What We Can Learn From Our Global Fundraising Neighbors
Continuing our coverage of the Association of Fundraising Professionals 47th International Conference held in Baltimore last month, Andrew Mosawi, vice president of international business development for Blackbaud, shares insights from his presentation, "The State of European Fundraising and What the U.S. Can Learn From It."
It is always a useful and productive experience to spend time in a new environment. That is the reason we fundraisers like to go to conferences. AFP, CASE, IFC, NTEN are great events that give us opportunities to get together, collaborate, learn and ultimately return home with ideas and best practices that will help our organizations achieve their goals.
What if we could extend this knowledge sharing beyond our own borders? What if we could learn how fundraisers in Bolivia deal with the lack of postal or banking systems? How did a Dutch organization generate more than 500,000 monthly donors? How are Italian organizations using digital media to drive results? How could we, wherever we are located, learn from our fundraising cousins on the other side of the planet?
Working for a global software company that only serves nonprofits, I am lucky enough to spend a great deal of time traveling and talking to nonprofits around the world. What has become obvious to me during my travels and my experience living internationally is the similar passion, drive and optimism that nonprofits around the world share with each other. There may be differences in fundraising styles and techniques from country to country, but the philosophy and passion remain the same. We also, as a global fundraising community, share many of the same challenges and concerns.
The State of the Nonprofit Industry (SONI) is the leading market research survey of several thousand fundraising organizations across multiple countries in Europe, Asia Pacific and North America. The survey focuses on issues critical to today’s nonprofits, including operational issues, technology, accountability and fundraising. This research has enabled us to assess the differences between fundraising in different parts of the world and track the trends over the years.
One example of a current challenge that is universal (or at least global) is the increased trends of donors wanting greater visibility of where their money is going. In fact, 60 percent of organizations in Germany responded that they had seen an increase in this area.
I noted earlier about the optimistic nature of nonprofits globally. This was also an area we polled in the SONI, asking organizations how they expected total income to change from 2009 to 2010. Almost all participants across Europe stated that they expected fundraising revenue to increase, with France being the most optimistic about 2010. Investments were also up, with 61 percent of U.K. organizations seeing an increase in 2010.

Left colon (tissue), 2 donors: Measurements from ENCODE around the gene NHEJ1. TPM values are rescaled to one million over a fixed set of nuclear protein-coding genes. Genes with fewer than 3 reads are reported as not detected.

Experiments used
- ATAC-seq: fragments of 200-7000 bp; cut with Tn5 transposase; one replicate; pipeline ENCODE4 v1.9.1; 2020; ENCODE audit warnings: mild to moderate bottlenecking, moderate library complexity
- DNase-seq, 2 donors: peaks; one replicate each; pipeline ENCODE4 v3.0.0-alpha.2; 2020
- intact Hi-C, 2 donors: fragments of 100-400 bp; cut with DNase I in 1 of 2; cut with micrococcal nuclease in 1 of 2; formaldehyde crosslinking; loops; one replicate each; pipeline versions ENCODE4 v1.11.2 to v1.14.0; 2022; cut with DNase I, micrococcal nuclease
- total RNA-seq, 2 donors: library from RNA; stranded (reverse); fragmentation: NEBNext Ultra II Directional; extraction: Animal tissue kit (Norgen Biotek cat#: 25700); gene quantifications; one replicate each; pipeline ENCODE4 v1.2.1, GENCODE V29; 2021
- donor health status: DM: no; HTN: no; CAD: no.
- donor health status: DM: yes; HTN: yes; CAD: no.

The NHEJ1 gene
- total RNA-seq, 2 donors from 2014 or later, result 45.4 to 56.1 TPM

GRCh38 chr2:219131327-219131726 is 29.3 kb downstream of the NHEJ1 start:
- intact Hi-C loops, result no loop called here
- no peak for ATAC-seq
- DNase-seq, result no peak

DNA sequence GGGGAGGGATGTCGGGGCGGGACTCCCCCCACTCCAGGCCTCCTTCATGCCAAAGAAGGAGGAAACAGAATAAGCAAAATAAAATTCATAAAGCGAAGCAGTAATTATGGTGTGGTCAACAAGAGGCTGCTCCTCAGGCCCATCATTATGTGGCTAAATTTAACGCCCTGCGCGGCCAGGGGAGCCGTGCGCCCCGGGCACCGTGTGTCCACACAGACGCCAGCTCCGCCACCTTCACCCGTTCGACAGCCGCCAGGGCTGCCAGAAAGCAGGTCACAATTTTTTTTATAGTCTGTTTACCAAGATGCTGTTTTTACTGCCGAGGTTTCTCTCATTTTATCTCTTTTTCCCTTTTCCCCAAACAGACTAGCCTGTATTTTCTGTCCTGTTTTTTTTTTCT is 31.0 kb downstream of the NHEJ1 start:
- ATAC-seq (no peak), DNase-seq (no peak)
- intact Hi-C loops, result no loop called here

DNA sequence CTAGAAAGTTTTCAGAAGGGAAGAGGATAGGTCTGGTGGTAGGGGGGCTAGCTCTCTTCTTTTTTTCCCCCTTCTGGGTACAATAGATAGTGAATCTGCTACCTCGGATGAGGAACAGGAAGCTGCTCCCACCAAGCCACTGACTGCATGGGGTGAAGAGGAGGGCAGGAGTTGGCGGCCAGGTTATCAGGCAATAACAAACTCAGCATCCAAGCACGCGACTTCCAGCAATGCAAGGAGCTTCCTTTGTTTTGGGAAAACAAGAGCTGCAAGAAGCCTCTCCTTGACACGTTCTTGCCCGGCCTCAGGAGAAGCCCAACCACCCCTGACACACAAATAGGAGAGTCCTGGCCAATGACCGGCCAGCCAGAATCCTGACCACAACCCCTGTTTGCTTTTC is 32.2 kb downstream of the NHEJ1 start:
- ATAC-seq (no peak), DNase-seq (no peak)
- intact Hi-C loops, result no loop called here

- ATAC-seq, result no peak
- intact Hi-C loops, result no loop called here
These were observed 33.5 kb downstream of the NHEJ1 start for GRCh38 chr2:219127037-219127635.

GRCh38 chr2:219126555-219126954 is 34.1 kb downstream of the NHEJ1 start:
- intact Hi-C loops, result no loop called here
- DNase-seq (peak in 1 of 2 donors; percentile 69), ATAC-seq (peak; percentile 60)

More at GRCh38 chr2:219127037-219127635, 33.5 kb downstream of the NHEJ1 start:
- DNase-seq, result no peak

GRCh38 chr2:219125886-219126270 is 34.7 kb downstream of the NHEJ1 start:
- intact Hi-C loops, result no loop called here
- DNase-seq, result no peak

One of the most obvious differences between Europe and the U.S., for example, is the different focus between recurring giving and major giving. Almost all survey participants in Europe stressed the importance of sustainer or monthly giving programs, while the results for North America remained flat. In fact, the U.S. has never truly adopted recurring-giving programs on mass, which, as a British person living in the U.S., I find interesting and a significant opportunity. A recent report by Target Analytics, a Blackbaud company, measured the results of monthly giving programs for more than 15 large U.S.-based organizations and found some telling trends:
- monthly donors tend to be younger than those that give single gifts;
- recurring donors have much higher retention rates; and
- monthly donations are less likely to be affected by economic downturns.
Not only are these recurring-gift programs an excellent source of mostly unrestricted, recurring revenue, but they also provide a huge pool of committed and loyal supporters who might make for excellent major- or planned-gift prospects.
The way European organizations acquire these monthly donors is also an interesting difference between our two continents. Face-to-face fundraising is still a huge method in Europe, where a fundraiser or canvasser stands on the street soliciting monthly donations from passers-by. The U.K.-based Third Sector publication estimates that approximately 700,000 donors signed up by this method in 2009. Clearly this form of acquisition is not common in the U.S., and many organizations would, I’m sure, claim that it would not work in the U.S.
Consider this though: Face-to-face is becoming more common in Canada (I was recently approached by two separate large and well-known international nonprofits in Toronto within 10 minutes), and Greenpeace already is successfully acquiring new donors in many U.S. cities.
While the U.S. is by far the largest philanthropic market in the world, there are other markets that are growing significantly (i.e., Latin America). These markets have not had the luxury of fundraising best practices or standards, and they often lack an established culture of giving. Many times they do not have a professional fundraising body and lack the capacity that we in developing countries take for granted.
What we do see in these markets are organizations that are extremely creative. They innovate. They take risks. With little to lose and almost no resources, they look for new and unique ways to reach their constituents and find great, and often unexpected, success. Perhaps that is something we can learn from them.